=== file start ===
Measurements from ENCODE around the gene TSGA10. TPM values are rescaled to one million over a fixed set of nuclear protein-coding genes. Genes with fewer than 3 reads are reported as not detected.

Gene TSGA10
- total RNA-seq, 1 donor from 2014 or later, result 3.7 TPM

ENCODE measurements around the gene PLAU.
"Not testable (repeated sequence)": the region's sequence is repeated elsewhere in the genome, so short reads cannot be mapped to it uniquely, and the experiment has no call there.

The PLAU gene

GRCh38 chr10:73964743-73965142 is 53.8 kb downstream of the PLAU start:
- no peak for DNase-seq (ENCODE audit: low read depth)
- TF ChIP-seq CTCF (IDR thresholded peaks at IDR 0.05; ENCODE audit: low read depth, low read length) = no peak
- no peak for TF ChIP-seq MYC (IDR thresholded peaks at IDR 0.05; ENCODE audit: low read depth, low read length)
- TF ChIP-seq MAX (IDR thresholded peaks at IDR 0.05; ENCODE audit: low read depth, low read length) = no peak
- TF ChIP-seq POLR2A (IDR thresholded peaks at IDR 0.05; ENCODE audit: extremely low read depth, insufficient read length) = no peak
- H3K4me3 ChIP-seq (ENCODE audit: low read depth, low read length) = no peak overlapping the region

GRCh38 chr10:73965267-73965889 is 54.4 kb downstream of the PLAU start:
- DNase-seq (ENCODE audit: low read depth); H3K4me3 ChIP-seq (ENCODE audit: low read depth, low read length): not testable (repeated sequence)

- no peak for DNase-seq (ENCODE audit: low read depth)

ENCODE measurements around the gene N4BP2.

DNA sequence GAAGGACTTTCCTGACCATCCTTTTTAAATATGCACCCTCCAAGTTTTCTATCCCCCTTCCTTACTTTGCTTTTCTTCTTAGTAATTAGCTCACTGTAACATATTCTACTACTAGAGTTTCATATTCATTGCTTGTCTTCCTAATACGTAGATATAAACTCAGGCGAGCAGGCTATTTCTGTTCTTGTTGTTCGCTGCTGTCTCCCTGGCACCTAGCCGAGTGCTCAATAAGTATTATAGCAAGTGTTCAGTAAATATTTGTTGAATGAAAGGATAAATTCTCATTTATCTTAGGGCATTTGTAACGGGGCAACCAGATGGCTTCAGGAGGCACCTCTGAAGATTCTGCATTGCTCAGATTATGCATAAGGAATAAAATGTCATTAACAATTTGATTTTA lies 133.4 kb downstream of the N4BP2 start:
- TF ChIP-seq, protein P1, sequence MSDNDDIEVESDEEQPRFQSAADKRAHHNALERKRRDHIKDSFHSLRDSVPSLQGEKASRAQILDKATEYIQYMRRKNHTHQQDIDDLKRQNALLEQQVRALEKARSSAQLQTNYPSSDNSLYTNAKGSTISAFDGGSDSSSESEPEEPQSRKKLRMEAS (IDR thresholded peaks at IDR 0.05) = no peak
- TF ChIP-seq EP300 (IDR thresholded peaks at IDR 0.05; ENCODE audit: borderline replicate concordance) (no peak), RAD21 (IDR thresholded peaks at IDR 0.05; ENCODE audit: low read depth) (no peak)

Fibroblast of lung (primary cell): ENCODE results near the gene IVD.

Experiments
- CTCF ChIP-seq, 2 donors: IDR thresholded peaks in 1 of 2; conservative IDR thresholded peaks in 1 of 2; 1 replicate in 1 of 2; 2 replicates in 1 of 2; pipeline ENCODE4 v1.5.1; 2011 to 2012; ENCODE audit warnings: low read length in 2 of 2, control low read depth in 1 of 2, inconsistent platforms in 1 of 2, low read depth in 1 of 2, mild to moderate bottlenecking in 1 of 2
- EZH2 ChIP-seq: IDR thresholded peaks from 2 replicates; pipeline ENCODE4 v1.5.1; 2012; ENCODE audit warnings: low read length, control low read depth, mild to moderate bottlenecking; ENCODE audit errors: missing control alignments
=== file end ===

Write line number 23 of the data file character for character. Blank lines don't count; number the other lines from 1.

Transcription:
- CTCF ChIP-seq, 2 donors: IDR thresholded peaks in 1 of 2; conservative IDR thresholded peaks in 1 of 2; 1 replicate in 1 of 2; 2 replicates in 1 of 2; pipeline ENCODE4 v1.5.1; 2011 to 2012; ENCODE audit warnings: low read length in 2 of 2, control low read depth in 1 of 2, inconsistent platforms in 1 of 2, low read depth in 1 of 2, mild to moderate bottlenecking in 1 of 2